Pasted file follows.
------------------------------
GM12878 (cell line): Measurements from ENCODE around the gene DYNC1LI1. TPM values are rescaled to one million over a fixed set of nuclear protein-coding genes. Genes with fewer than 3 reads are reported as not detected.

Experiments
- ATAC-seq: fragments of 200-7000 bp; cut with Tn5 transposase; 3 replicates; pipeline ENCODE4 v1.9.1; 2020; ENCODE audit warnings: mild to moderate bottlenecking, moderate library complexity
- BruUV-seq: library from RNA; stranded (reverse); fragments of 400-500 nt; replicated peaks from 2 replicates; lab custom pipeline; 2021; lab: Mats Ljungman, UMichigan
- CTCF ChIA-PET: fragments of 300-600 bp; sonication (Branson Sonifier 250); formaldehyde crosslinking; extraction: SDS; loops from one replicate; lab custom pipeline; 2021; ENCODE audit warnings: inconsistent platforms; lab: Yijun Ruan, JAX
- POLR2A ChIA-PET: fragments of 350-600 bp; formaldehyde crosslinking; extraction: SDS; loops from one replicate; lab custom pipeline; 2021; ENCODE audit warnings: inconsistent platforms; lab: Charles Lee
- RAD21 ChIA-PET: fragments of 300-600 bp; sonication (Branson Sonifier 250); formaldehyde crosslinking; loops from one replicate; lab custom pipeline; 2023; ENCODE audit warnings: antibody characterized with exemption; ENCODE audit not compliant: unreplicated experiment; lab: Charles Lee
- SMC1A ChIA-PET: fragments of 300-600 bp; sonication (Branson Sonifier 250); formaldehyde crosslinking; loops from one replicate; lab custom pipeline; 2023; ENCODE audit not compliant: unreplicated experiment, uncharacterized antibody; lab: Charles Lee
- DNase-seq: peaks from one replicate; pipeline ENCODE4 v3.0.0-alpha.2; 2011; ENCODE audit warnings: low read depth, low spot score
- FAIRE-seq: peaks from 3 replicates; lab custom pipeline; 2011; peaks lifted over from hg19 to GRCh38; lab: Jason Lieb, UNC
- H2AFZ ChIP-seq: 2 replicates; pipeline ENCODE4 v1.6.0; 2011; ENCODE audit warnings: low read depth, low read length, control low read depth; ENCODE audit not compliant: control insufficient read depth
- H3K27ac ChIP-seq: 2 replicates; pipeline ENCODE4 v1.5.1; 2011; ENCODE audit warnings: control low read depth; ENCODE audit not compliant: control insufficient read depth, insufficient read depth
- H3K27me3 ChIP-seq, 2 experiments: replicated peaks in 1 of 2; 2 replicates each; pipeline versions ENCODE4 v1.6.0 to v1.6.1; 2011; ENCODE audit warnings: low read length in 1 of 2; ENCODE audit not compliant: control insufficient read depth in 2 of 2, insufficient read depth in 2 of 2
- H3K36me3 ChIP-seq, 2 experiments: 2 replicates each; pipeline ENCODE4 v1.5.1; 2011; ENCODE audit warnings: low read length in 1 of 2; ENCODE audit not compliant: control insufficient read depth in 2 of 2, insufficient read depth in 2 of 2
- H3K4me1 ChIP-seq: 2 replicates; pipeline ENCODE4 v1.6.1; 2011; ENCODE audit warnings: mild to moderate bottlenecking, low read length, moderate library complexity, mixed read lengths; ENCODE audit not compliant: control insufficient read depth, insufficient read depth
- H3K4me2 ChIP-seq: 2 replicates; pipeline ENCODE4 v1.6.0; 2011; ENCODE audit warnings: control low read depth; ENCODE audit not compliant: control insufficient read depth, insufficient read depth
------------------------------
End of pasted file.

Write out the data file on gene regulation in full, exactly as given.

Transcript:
GM12878 (cell line): Measurements from ENCODE around the gene DYNC1LI1. TPM values are rescaled to one million over a fixed set of nuclear protein-coding genes. Genes with fewer than 3 reads are reported as not detected.

Experiments
- ATAC-seq: fragments of 200-7000 bp; cut with Tn5 transposase; 3 replicates; pipeline ENCODE4 v1.9.1; 2020; ENCODE audit warnings: mild to moderate bottlenecking, moderate library complexity
- BruUV-seq: library from RNA; stranded (reverse); fragments of 400-500 nt; replicated peaks from 2 replicates; lab custom pipeline; 2021; lab: Mats Ljungman, UMichigan
- CTCF ChIA-PET: fragments of 300-600 bp; sonication (Branson Sonifier 250); formaldehyde crosslinking; extraction: SDS; loops from one replicate; lab custom pipeline; 2021; ENCODE audit warnings: inconsistent platforms; lab: Yijun Ruan, JAX
- POLR2A ChIA-PET: fragments of 350-600 bp; formaldehyde crosslinking; extraction: SDS; loops from one replicate; lab custom pipeline; 2021; ENCODE audit warnings: inconsistent platforms; lab: Charles Lee
- RAD21 ChIA-PET: fragments of 300-600 bp; sonication (Branson Sonifier 250); formaldehyde crosslinking; loops from one replicate; lab custom pipeline; 2023; ENCODE audit warnings: antibody characterized with exemption; ENCODE audit not compliant: unreplicated experiment; lab: Charles Lee
- SMC1A ChIA-PET: fragments of 300-600 bp; sonication (Branson Sonifier 250); formaldehyde crosslinking; loops from one replicate; lab custom pipeline; 2023; ENCODE audit not compliant: unreplicated experiment, uncharacterized antibody; lab: Charles Lee
- DNase-seq: peaks from one replicate; pipeline ENCODE4 v3.0.0-alpha.2; 2011; ENCODE audit warnings: low read depth, low spot score
- FAIRE-seq: peaks from 3 replicates; lab custom pipeline; 2011; peaks lifted over from hg19 to GRCh38; lab: Jason Lieb, UNC
- H2AFZ ChIP-seq: 2 replicates; pipeline ENCODE4 v1.6.0; 2011; ENCODE audit warnings: low read depth, low read length, control low read depth; ENCODE audit not compliant: control insufficient read depth
- H3K27ac ChIP-seq: 2 replicates; pipeline ENCODE4 v1.5.1; 2011; ENCODE audit warnings: control low read depth; ENCODE audit not compliant: control insufficient read depth, insufficient read depth
- H3K27me3 ChIP-seq, 2 experiments: replicated peaks in 1 of 2; 2 replicates each; pipeline versions ENCODE4 v1.6.0 to v1.6.1; 2011; ENCODE audit warnings: low read length in 1 of 2; ENCODE audit not compliant: control insufficient read depth in 2 of 2, insufficient read depth in 2 of 2
- H3K36me3 ChIP-seq, 2 experiments: 2 replicates each; pipeline ENCODE4 v1.5.1; 2011; ENCODE audit warnings: low read length in 1 of 2; ENCODE audit not compliant: control insufficient read depth in 2 of 2, insufficient read depth in 2 of 2
- H3K4me1 ChIP-seq: 2 replicates; pipeline ENCODE4 v1.6.1; 2011; ENCODE audit warnings: mild to moderate bottlenecking, low read length, moderate library complexity, mixed read lengths; ENCODE audit not compliant: control insufficient read depth, insufficient read depth
- H3K4me2 ChIP-seq: 2 replicates; pipeline ENCODE4 v1.6.0; 2011; ENCODE audit warnings: control low read depth; ENCODE audit not compliant: control insufficient read depth, insufficient read depth